"Our highway department is world-class," observed Pease. "Every dollar spent here is returned to the residents of Groton and surrounding communities ten-fold. I would like to increase the spending for the Senior Center and increase the services offered by the Council on Aging. Our seniors are a vital and vibrant part of the town, and we need to continue to embrace them and provide for them. We need effective and efficient public safety. However, we need our municipal offices to accelerate the move towards technology. We have great employees within Town Hall but they don't always have the proper tools. This can prevent them from achieving their goals. Spending problems in municipal governments, just like within a business, often results from lack of technology. Investments in technology will allow Town Hall to increase productivity without increasing staffing levels."
In favor of more commercial development, Pease is upbeat about Groton's allure to business.
"Both Main Street and Station Avenue would benefit from new office space and good parking," said Pease. "The Board of Selectmen should encourage and seek businesses that are willing to relocate and grow their businesses within Groton. I personally know that regional business people would love to move their offices to Groton, but there is no good space right now. We have a few good restaurants, local markets, banks, and other services which would benefit from more people there during the weekday. And then the parking spaces become useful during the weekends for community events. Once you have enough people coming into Groton's town center for work, market forces will take over and existing businesses will prosper."
Pease also sees plans for the disposition of some public properties as being beneficial to the community at large.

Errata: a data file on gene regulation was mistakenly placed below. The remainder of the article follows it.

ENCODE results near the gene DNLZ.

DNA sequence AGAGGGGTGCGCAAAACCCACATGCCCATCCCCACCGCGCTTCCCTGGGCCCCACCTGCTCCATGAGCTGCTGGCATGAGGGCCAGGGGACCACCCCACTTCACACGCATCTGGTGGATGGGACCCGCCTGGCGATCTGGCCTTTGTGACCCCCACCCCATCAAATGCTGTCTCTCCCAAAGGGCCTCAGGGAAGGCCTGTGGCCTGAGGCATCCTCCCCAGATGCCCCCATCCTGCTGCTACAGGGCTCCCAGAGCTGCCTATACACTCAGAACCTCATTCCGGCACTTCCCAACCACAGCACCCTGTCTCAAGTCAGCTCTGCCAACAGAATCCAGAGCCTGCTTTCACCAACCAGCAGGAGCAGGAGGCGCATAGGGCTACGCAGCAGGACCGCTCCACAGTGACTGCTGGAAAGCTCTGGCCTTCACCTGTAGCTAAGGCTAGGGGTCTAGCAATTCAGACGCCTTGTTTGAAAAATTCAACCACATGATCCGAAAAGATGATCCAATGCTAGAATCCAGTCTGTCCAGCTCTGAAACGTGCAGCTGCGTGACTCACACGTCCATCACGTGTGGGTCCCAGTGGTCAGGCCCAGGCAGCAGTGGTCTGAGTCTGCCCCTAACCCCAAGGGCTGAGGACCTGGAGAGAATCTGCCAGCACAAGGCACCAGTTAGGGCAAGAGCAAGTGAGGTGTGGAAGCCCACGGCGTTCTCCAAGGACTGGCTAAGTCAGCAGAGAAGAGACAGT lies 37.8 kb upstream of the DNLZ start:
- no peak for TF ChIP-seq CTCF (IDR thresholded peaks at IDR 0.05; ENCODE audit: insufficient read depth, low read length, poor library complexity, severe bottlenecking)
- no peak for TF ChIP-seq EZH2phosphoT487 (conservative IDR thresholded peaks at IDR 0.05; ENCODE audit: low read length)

"Halsey Platt is a Groton resident and Groton businessman who came up with a great idea to save Squannacook Hall and work with the town to return a dormant municipal property to a taxable status," said Pease. "This failed to pass 2/3 at Town Meeting in the fall; it only received 57.5 percent approval. The majority of attendees at Town Meeting favor this, but not enough of the Town Meeting attendees understood the costs of letting this property remain dormant. Perhaps Mr. Platt, the Board of Selectmen, members from the Christian Union Church, and the local business community can work together to show people within the town of Groton how this proposal is positive for the town. I haven't seen other alternatives that work, except for removing the building and selling the land without conditions."
Another part of town that has been somewhat neglected is the Four Corners, whose commercial lots have remained either empty or underutilized for the past several years.
"What a tragedy that this prime area continues to remain unused," lamented Pease. "The Four Corners would be a great spot for an office building with a Blackbird Café or Starbucks on the corner. Let's work together to fix the sewage issues and bring more business into Groton. We just need to work a bit smarter, have a bigger vision, and make Groton sustainable.
"This is a critical time for our town," concluded Pease. "During crises such as these, we need fresh ideas, a new set of eyes. We need creativity. We need vision. Most of all, we need effective leadership. I am offering to donate all of these skills and my time to make our town more vibrant, our schools greater, and our community stronger. Groton's voters have a chance to accept my offer on May 20, by voting Barry Pease for selectman."